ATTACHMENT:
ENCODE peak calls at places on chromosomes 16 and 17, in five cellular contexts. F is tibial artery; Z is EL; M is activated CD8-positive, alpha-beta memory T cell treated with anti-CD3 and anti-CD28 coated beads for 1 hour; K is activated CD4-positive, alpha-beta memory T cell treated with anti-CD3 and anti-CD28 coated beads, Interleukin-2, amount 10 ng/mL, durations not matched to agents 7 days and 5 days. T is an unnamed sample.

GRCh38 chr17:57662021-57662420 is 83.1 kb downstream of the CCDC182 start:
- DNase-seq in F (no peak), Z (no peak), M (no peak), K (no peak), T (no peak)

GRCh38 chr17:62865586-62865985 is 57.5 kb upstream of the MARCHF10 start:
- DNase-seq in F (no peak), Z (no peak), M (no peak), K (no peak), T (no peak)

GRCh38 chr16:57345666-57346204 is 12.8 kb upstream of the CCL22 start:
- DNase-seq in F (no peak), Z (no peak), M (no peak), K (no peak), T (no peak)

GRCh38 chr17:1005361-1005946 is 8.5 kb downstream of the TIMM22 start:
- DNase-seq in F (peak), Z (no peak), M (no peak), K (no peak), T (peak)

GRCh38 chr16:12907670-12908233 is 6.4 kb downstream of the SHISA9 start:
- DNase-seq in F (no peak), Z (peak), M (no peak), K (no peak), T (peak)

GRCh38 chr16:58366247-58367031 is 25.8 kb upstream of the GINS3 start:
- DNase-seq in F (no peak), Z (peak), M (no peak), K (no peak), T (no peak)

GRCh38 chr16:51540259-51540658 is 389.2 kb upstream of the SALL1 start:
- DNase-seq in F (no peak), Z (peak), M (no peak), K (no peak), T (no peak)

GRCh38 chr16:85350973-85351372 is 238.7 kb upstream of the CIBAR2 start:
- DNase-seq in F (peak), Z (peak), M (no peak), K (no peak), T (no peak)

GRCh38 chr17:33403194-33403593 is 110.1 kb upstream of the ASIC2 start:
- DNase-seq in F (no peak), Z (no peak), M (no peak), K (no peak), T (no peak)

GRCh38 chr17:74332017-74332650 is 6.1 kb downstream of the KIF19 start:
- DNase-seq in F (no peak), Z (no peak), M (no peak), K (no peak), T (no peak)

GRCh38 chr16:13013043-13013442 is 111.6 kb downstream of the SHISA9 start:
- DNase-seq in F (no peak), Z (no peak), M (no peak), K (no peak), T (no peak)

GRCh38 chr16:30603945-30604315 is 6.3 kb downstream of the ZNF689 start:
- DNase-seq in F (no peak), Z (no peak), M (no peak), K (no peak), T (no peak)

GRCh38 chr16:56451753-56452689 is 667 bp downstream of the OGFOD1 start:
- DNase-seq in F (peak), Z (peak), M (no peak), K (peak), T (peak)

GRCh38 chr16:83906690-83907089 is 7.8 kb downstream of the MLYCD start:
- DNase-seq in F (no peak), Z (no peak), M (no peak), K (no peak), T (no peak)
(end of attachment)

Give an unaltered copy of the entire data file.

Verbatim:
ENCODE peak calls at places on chromosomes 16 and 17, in five cellular contexts. F is tibial artery; Z is EL; M is activated CD8-positive, alpha-beta memory T cell treated with anti-CD3 and anti-CD28 coated beads for 1 hour; K is activated CD4-positive, alpha-beta memory T cell treated with anti-CD3 and anti-CD28 coated beads, Interleukin-2, amount 10 ng/mL, durations not matched to agents 7 days and 5 days. T is an unnamed sample.

GRCh38 chr17:57662021-57662420 is 83.1 kb downstream of the CCDC182 start:
- DNase-seq in F (no peak), Z (no peak), M (no peak), K (no peak), T (no peak)

GRCh38 chr17:62865586-62865985 is 57.5 kb upstream of the MARCHF10 start:
- DNase-seq in F (no peak), Z (no peak), M (no peak), K (no peak), T (no peak)

GRCh38 chr16:57345666-57346204 is 12.8 kb upstream of the CCL22 start:
- DNase-seq in F (no peak), Z (no peak), M (no peak), K (no peak), T (no peak)

GRCh38 chr17:1005361-1005946 is 8.5 kb downstream of the TIMM22 start:
- DNase-seq in F (peak), Z (no peak), M (no peak), K (no peak), T (peak)

GRCh38 chr16:12907670-12908233 is 6.4 kb downstream of the SHISA9 start:
- DNase-seq in F (no peak), Z (peak), M (no peak), K (no peak), T (peak)

GRCh38 chr16:58366247-58367031 is 25.8 kb upstream of the GINS3 start:
- DNase-seq in F (no peak), Z (peak), M (no peak), K (no peak), T (no peak)

GRCh38 chr16:51540259-51540658 is 389.2 kb upstream of the SALL1 start:
- DNase-seq in F (no peak), Z (peak), M (no peak), K (no peak), T (no peak)

GRCh38 chr16:85350973-85351372 is 238.7 kb upstream of the CIBAR2 start:
- DNase-seq in F (peak), Z (peak), M (no peak), K (no peak), T (no peak)

GRCh38 chr17:33403194-33403593 is 110.1 kb upstream of the ASIC2 start:
- DNase-seq in F (no peak), Z (no peak), M (no peak), K (no peak), T (no peak)

GRCh38 chr17:74332017-74332650 is 6.1 kb downstream of the KIF19 start:
- DNase-seq in F (no peak), Z (no peak), M (no peak), K (no peak), T (no peak)

GRCh38 chr16:13013043-13013442 is 111.6 kb downstream of the SHISA9 start:
- DNase-seq in F (no peak), Z (no peak), M (no peak), K (no peak), T (no peak)

GRCh38 chr16:30603945-30604315 is 6.3 kb downstream of the ZNF689 start:
- DNase-seq in F (no peak), Z (no peak), M (no peak), K (no peak), T (no peak)

GRCh38 chr16:56451753-56452689 is 667 bp downstream of the OGFOD1 start:
- DNase-seq in F (peak), Z (peak), M (no peak), K (peak), T (peak)

GRCh38 chr16:83906690-83907089 is 7.8 kb downstream of the MLYCD start:
- DNase-seq in F (no peak), Z (no peak), M (no peak), K (no peak), T (no peak)